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Watch 2022-2023 online sermons » Robert Barron » Robert Barron - What You Need to Know about the Catholic Mass

Robert Barron - What You Need to Know about the Catholic Mass

Robert Barron - What You Need to Know about the Catholic Mass

Peace be with you. Friends, we have a great privilege now this week and the following three weeks: we're going to read from the extraordinary sixth chapter of the Gospel of John. It's a wonderful way to meditate upon the Eucharist. Can I recommend to everybody: break open your Bibles, and during these quieter days of summer, do a prayerful reading of the sixth chapter of John. Maybe spread it out over these weeks. Read it a little bit at a time. It's one of the most profound reflections we have on the meaning of the Eucharist. You know, a peculiarity of John's Gospel is there's no so-called institution narrative, you find those in the other Gospels, namely, an account of what Jesus did at the Last Supper with the bread and the wine and so on. You don't have that in John.

You have the washing of the feet, you have a long discourse, but you don't have an institution narrative. But it doesn't mean for a second that John isn't intensely interested in the Eucharist because you find it in chapter 6. So we're going to read through this now in the next several weeks, and we get to this wonderful discourse that Jesus gives in the Capernaum synagogue. But chapter 6 opens with John's account of the multiplication of the loaves, and it's a wonderful way now to get into this chapter because when we decipher this reading, and remember, John is a high theological master but also a great literary master. And he composes these texts so artfully, and they're meant to be read at a number of levels. Historical, to be sure.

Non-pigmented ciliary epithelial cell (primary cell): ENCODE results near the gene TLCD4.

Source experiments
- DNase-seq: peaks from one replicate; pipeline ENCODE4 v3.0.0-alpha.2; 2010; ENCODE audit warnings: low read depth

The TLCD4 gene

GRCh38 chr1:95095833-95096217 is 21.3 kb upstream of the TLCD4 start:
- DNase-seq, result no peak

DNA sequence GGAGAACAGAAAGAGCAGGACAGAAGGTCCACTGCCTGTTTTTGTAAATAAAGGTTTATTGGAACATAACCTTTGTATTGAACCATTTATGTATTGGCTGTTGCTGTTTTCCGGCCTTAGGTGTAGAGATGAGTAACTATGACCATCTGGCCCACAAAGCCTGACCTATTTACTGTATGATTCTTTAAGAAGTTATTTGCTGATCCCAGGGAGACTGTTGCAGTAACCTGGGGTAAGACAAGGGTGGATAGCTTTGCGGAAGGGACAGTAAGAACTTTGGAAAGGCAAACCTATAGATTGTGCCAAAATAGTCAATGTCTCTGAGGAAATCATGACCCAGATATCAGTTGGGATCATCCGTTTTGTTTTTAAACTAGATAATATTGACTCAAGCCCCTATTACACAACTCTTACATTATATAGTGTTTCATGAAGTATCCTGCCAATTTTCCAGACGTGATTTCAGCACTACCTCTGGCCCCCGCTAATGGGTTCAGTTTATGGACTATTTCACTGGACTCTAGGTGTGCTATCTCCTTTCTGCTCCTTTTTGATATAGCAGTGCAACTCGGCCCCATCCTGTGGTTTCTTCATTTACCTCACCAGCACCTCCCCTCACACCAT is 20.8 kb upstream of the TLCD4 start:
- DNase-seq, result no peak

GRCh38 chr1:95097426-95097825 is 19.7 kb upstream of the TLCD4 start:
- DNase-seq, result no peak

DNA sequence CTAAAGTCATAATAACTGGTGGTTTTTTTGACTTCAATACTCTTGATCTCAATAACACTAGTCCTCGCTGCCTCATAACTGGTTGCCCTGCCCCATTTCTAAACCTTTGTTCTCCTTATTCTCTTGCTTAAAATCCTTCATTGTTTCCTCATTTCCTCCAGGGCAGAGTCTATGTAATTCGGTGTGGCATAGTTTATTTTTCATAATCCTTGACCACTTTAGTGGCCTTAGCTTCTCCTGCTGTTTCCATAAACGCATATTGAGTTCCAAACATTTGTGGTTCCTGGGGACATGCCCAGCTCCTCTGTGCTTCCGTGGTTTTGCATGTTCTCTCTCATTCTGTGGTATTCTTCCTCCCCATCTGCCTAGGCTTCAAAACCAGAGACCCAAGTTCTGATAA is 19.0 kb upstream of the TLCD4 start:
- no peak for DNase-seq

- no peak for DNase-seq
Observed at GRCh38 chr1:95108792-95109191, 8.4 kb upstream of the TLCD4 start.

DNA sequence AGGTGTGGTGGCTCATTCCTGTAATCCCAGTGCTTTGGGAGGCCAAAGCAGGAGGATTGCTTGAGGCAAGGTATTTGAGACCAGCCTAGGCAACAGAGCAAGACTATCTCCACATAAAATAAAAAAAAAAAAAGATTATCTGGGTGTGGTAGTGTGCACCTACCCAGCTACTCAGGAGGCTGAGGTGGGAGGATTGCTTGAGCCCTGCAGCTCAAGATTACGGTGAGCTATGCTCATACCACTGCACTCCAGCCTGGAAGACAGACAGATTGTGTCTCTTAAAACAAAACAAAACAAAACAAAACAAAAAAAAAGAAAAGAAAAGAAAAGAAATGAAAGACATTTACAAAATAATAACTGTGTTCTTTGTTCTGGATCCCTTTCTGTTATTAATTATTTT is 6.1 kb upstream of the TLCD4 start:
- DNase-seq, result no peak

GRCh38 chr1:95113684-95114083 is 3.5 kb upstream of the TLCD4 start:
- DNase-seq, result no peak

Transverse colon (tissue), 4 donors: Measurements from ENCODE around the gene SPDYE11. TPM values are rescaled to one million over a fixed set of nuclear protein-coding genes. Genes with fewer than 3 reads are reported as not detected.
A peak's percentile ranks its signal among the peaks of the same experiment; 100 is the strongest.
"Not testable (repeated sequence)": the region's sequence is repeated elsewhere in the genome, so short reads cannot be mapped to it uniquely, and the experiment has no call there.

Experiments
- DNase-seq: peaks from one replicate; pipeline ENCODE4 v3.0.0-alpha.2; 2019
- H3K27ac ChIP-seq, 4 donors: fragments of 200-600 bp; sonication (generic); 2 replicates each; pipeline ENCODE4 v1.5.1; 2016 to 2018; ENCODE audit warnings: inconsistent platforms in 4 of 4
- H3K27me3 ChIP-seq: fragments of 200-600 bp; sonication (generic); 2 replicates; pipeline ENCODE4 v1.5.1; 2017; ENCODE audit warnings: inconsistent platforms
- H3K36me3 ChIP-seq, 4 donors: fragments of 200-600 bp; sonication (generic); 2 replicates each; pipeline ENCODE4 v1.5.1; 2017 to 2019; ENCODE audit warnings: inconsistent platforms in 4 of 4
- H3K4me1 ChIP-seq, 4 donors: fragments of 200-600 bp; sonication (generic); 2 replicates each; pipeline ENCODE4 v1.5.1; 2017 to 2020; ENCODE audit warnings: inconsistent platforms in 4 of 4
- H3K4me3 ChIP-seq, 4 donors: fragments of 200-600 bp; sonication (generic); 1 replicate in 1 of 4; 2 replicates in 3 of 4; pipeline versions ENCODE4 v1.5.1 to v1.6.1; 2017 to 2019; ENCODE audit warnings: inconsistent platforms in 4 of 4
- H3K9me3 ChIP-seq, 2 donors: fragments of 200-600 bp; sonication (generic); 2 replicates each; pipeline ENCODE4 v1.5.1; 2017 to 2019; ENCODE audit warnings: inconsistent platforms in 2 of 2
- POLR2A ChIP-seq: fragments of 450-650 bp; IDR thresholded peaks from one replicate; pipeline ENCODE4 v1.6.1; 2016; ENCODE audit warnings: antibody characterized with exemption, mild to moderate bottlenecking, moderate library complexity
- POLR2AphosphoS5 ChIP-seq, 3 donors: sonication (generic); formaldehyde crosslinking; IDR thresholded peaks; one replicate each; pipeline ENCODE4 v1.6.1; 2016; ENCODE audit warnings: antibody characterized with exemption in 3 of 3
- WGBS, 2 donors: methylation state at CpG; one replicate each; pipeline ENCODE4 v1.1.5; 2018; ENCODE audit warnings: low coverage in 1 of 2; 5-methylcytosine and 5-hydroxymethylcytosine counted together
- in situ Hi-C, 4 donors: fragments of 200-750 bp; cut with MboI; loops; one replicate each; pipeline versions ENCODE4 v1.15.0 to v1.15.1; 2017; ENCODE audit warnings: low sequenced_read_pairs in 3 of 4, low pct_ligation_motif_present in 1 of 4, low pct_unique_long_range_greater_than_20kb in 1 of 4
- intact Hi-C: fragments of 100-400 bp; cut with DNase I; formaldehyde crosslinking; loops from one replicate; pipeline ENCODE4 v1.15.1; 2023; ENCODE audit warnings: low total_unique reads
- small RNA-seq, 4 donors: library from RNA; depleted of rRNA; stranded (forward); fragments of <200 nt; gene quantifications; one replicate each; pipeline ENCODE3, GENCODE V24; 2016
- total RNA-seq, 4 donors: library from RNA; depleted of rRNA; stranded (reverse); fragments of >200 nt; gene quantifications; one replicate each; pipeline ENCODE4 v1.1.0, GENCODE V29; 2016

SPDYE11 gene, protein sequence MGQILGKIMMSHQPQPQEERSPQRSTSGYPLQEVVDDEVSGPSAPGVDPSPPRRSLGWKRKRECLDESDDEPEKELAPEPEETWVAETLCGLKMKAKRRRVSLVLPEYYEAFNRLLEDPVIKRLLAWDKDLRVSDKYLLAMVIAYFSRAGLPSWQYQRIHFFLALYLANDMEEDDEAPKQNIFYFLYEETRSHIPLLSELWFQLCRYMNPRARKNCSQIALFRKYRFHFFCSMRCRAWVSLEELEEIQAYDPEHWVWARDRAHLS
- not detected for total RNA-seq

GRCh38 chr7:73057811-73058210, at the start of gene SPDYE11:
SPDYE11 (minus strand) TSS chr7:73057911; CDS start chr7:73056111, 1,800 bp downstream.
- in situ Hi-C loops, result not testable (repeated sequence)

This miracle of the multiplication of the loaves, it's in all four of the Gospels; it so deeply impressed the first Christians. But as John lays it out, it's also meant to be read at more mystical levels. And one of them is this: it's an account of the Mass. Like the Emmaus story, by the way; that's an account of the Mass too. How do we best understand the Eucharist? Well, in its proper liturgical context within the context of the Mass. So what I want to do in this homily, real briefly, is just walk through this account, and help you see how it's a symbolic presentation of the Mass. We hear first that Jesus went up a mountain with his disciples.

Now, mountains in the Bible are invariably symbols of the encounter between human beings and God. Even the Garden of Eden is a mountain because the rivers are flowing out from it. Whether it's Mount Sinai where the Law is given, whether it's Mount Zion where the holy city of Jerusalem and the temple are found. Mountains are places of encounter. We go up, God comes down, and the two meet in this heightened place. What's the Mass but the mountaintop experience par excellence? The Mass is the place where we go up, where God comes down so to speak, and the two of us now commune. It's a place of heightened awareness, heightened consciousness, heightened experience.

Think of the story of the Transfiguration, similar thing. We go up a mountain, and there the encounter with God takes place. So the Mass is a mountaintop experience. We then hear that Jesus sits down with his disciples. Now, we're going to miss this or say it's just a little tiny detail. But see, sitting down in the ancient world was the attitude of the teacher. The teacher would sit in his teaching place. Think of the bishop in the ancient Church in his "cathedra," in his chair. That's where he would teach. The disciples would be then arranged at his feet. The Mass is the mountaintop experience. What's the first part of the Mass? We call it the Liturgy of the Word, where Jesus speaks.